Article updated at 2:20 p.m.
Laurence Tribe’s days as a liberal icon are over for green groups and many environmental law professors.
One of the country’s best-known constitutional scholars, the Harvard law professor has made headlines for his two-fisted attack on President Obama’s proposed greenhouse gas standards for power plants, a pillar of the administration’s effort to combat climate change.
Tribe, working on behalf of one of the world’s largest coal producers, called U.S. EPA’s Clean Power Plan "fatally flawed" and a "breathtaking example" of regulatory "overreach." He hit the same notes in a Wall Street Journal op-ed. And he testified before Congress that Obama is "burning the Constitution" (Greenwire, March 17).
Tribe’s advocacy has sparked a maelstrom of criticism from environmentalists and, notably, law professors who are lambasting Tribe’s motives and questioning his legal theories. They have called him a "mercenary," "sellout," "pathetic" and "outlandish." More than one dubbed his arguments "complete bullshit."
"Tribe is, in my view, destroying his reputation as one of the most important and thoughtful constitutional scholars in the country," UCLA environmental law professor Ann Carlson wrote in a blog post.
But to those who have followed his career — from his work on gay rights to his representation of Al Gore at the Supreme Court in the 2000 presidential election — Tribe’s comments aren’t entirely surprising. They say something has gotten lost in the narrative surrounding Tribe’s remarks. It’s simple, they say: Tribe is not an environmentalist.
Tribe has a history of plowing into high-profile environmental cases, typically on behalf of major industry clients like General Electric Co. He has fought other Clean Air Act regulations, and for about a decade tried to undermine a key provision of the Superfund cleanup law as unconstitutional. In nearly all of those instances, Tribe has been unsuccessful in court.
"He has a record of bringing constitutional challenges to major environmental programs," said Richard Revesz, director of New York University’s Institute for Policy Integrity. "And, despite his fame and his great accomplishments, he has taken positions that the Supreme Court has rejected."
Nowadays, Tribe, 73, is just as well-known for his students as his own work. He mentored Supreme Court Justice Elena Kagan and had Chief Justice John Roberts as a student. He has called Obama, another Harvard law grad, the best student he ever had.
Tribe has argued before the Supreme Court on more than 30 occasions, typically seeking to advance progressive ideals. He has worked predominantly on minority and gay rights, and, in 1987, he was among the most vocal opponents of Ronald Reagan’s nomination of Judge Robert Bork to the Supreme Court. Senate Democrats ultimately blocked the conservative judge from confirmation.
Early in his career, Tribe won over environmentalists with a 1974 Yale Law Journal article, "Ways Not to Think About Plastic Trees."
Tribe expressed a critical view of environmental policy at the time that he said would lead to the degradation of irreplaceable natural resources. In a radical view, he considered endowing natural objects with legal rights similar to those of humans. He called his theory "part of a structure for approaching a shared agreement about our responsibilities as persons — responsibilities to one another and to the world."
He also took the "pro-environment" side in a 1983 Supreme Court case, Pacific Gas & Electric Co. v. State Energy Conservation and Development Commission, that challenged California’s moratorium on nuclear power plants. Arguing on behalf of the commission, he won a unanimous ruling from the high court.
In an email exchange about the outrage his recent comments have generated, Tribe said "strong criticism comes with the territory if you don’t let your lawyering follow the political winds or be influenced by how it might affect your image.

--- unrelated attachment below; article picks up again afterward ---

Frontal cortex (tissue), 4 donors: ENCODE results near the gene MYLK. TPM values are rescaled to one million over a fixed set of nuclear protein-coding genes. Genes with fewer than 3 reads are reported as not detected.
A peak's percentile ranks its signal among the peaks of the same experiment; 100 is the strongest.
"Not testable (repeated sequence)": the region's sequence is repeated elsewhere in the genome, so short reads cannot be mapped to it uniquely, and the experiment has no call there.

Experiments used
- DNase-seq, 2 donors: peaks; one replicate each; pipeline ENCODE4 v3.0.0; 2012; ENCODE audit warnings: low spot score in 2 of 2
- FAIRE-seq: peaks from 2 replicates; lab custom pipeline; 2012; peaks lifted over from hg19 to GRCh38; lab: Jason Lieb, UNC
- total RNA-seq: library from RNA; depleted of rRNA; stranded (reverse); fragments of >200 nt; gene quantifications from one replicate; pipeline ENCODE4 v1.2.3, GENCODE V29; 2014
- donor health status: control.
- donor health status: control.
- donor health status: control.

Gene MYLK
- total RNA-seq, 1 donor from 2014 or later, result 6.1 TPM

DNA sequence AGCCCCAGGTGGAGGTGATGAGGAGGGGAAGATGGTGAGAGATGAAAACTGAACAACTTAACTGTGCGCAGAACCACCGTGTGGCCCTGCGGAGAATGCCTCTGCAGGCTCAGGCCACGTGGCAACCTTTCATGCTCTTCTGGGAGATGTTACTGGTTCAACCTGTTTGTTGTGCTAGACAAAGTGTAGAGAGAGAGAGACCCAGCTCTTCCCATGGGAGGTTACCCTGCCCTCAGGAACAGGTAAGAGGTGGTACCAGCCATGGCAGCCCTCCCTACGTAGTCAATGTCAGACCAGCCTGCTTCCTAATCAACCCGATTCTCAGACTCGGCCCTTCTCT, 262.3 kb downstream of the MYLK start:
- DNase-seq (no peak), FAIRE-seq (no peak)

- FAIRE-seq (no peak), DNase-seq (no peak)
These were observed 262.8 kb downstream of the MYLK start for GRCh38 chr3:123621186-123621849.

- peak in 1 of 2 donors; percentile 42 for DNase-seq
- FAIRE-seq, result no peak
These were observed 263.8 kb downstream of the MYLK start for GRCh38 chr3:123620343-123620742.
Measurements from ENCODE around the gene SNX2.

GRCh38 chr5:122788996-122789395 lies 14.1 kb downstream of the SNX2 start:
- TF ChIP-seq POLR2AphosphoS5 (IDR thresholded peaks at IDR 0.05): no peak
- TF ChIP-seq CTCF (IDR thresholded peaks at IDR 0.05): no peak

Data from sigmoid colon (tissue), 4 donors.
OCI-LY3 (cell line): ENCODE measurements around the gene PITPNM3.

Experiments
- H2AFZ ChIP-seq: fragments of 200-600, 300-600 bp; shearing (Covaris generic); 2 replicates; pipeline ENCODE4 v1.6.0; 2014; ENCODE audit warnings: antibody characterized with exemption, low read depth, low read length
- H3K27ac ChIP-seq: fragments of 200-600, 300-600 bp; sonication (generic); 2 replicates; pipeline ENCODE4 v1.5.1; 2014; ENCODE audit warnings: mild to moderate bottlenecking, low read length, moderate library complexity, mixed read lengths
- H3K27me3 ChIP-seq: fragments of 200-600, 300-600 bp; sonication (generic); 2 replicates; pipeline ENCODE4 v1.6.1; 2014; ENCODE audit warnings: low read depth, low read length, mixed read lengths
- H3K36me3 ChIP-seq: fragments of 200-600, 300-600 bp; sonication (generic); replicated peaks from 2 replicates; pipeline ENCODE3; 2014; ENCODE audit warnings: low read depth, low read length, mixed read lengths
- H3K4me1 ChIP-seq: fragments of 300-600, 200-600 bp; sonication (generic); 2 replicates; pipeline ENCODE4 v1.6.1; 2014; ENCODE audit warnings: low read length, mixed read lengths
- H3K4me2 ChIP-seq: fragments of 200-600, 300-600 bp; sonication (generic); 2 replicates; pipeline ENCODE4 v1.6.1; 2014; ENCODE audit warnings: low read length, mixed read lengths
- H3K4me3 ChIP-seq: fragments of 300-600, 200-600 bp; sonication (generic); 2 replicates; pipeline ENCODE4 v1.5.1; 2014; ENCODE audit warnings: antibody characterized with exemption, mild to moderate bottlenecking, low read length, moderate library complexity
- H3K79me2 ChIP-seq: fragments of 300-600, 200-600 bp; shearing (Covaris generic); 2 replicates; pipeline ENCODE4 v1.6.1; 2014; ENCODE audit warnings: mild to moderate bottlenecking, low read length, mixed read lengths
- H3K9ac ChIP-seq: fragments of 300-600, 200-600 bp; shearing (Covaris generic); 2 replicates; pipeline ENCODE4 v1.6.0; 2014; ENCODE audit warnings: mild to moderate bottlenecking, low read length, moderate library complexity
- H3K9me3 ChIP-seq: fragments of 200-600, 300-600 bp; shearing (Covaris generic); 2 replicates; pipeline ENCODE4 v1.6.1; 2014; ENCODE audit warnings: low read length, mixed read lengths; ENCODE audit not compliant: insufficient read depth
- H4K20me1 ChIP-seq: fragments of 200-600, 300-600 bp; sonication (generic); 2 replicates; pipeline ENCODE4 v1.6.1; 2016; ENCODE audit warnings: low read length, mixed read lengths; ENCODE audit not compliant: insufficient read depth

"I’ve always done what I thought was right and let the chips fall where they may," he added. "I’ve never let the fact that my opinions might prove unpopular with many, including with some people who are my allies in many a political and legal fight, deter me from speaking my mind.
"As long as I (and those who know me best) don’t doubt my integrity or my motives, I’m okay with the situation."
EPA is scheduled to finalize its first-ever greenhouse gas standards for power plants this summer. The Clean Power Plan will cut carbon pollution 30 percent from 2005 levels by 2030, largely by shifting the country from coal-based power to renewables like wind and solar.
Tribe’s constitutional criticism of the plan is threefold.
Hired by Peabody Energy Corp., Tribe first argues on states’ rights grounds, saying that the regulations would violate 10th Amendment federalism principles by imposing state emission rate reduction requirements. The rule, he wrote in public comments, "trenches on state agencies currently exercising authority over electricity regulation."
"All of the important decisions have already been made by EPA, depriving the State of its prerogative to set its own policies," Tribe wrote, adding in congressional testimony that it "usurps" state authority.
Second, he contends there is a property rights problem, claiming the proposal amounts to a "taking" of private property without just compensation, a violation of the Fifth Amendment. Takings challenges typically involve the condemnation of physical property, such as the creation of an easement across someone’s land, or a regulation that unjustly limits how someone can use their property.
Here, however, Tribe argues that there is a regulatory taking because the regulation would set out rigorous requirements for specific parties — coal and power companies — and they would shepherd most of the cost of reducing greenhouse gases without the government compensating them for the system upgrades or coal that would not be burned in the future.
"Forcing a narrowly selected set of victims to make the proposed reductions in [carbon dioxide] emissions would have an imperceptible effect on worldwide greenhouse gas levels but at an inordinate cost to those of whom the most would be demanded," Tribe wrote. "The Proposed Rule thus raises serious constitutional questions under the Fifth Amendment."
Third, Tribe contends that the proposal would violate the so-called non-delegation doctrine. Under this argument, EPA is exercising authority beyond what Congress delegated to it in the Clean Air Act.
Other law professors revel in deconstructing Tribe’s arguments, saying they would never stand up in court.
Specifically, they point out that the challenges to the proposal — already filed in federal appellate court — barely refer to these constitutional issues.
That litigation focuses largely on a statutory ambiguity regarding the section of the Clean Air Act that EPA is using to issue the rules.